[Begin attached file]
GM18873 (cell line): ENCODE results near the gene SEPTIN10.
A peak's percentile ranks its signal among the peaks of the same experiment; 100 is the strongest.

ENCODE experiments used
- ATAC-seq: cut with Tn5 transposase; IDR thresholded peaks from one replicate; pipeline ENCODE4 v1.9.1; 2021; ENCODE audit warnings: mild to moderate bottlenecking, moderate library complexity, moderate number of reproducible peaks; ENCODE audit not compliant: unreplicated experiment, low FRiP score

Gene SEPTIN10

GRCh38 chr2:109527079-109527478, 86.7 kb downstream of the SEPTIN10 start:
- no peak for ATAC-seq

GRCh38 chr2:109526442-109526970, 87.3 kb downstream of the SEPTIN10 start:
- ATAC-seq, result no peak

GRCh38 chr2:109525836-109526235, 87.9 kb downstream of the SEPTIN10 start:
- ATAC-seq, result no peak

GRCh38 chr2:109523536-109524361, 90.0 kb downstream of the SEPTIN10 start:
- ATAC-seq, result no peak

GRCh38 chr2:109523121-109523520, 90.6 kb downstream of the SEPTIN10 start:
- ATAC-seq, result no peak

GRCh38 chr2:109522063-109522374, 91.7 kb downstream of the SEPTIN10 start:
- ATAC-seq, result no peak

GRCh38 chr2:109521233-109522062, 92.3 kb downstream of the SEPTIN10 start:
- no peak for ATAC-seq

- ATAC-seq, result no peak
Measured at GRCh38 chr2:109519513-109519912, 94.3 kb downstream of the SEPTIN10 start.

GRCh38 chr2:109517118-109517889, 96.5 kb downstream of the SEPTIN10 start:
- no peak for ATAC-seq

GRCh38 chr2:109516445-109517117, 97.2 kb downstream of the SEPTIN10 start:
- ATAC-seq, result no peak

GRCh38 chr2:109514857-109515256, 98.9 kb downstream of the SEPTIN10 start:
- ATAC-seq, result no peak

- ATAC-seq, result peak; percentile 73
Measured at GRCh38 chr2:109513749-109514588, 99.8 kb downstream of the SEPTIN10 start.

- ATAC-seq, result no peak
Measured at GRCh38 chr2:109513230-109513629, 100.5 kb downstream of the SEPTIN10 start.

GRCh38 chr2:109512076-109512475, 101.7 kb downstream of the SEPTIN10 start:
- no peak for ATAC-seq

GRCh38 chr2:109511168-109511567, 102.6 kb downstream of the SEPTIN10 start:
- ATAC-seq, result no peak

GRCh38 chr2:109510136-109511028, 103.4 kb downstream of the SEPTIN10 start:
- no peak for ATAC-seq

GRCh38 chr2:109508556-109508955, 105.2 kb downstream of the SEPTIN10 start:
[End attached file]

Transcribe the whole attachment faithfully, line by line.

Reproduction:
GM18873 (cell line): ENCODE results near the gene SEPTIN10.
A peak's percentile ranks its signal among the peaks of the same experiment; 100 is the strongest.

ENCODE experiments used
- ATAC-seq: cut with Tn5 transposase; IDR thresholded peaks from one replicate; pipeline ENCODE4 v1.9.1; 2021; ENCODE audit warnings: mild to moderate bottlenecking, moderate library complexity, moderate number of reproducible peaks; ENCODE audit not compliant: unreplicated experiment, low FRiP score

Gene SEPTIN10

GRCh38 chr2:109527079-109527478, 86.7 kb downstream of the SEPTIN10 start:
- no peak for ATAC-seq

GRCh38 chr2:109526442-109526970, 87.3 kb downstream of the SEPTIN10 start:
- ATAC-seq, result no peak

GRCh38 chr2:109525836-109526235, 87.9 kb downstream of the SEPTIN10 start:
- ATAC-seq, result no peak

GRCh38 chr2:109523536-109524361, 90.0 kb downstream of the SEPTIN10 start:
- ATAC-seq, result no peak

GRCh38 chr2:109523121-109523520, 90.6 kb downstream of the SEPTIN10 start:
- ATAC-seq, result no peak

GRCh38 chr2:109522063-109522374, 91.7 kb downstream of the SEPTIN10 start:
- ATAC-seq, result no peak

GRCh38 chr2:109521233-109522062, 92.3 kb downstream of the SEPTIN10 start:
- no peak for ATAC-seq

- ATAC-seq, result no peak
Measured at GRCh38 chr2:109519513-109519912, 94.3 kb downstream of the SEPTIN10 start.

GRCh38 chr2:109517118-109517889, 96.5 kb downstream of the SEPTIN10 start:
- no peak for ATAC-seq

GRCh38 chr2:109516445-109517117, 97.2 kb downstream of the SEPTIN10 start:
- ATAC-seq, result no peak

GRCh38 chr2:109514857-109515256, 98.9 kb downstream of the SEPTIN10 start:
- ATAC-seq, result no peak

- ATAC-seq, result peak; percentile 73
Measured at GRCh38 chr2:109513749-109514588, 99.8 kb downstream of the SEPTIN10 start.

- ATAC-seq, result no peak
Measured at GRCh38 chr2:109513230-109513629, 100.5 kb downstream of the SEPTIN10 start.

GRCh38 chr2:109512076-109512475, 101.7 kb downstream of the SEPTIN10 start:
- no peak for ATAC-seq

GRCh38 chr2:109511168-109511567, 102.6 kb downstream of the SEPTIN10 start:
- ATAC-seq, result no peak

GRCh38 chr2:109510136-109511028, 103.4 kb downstream of the SEPTIN10 start:
- no peak for ATAC-seq

GRCh38 chr2:109508556-109508955, 105.2 kb downstream of the SEPTIN10 start: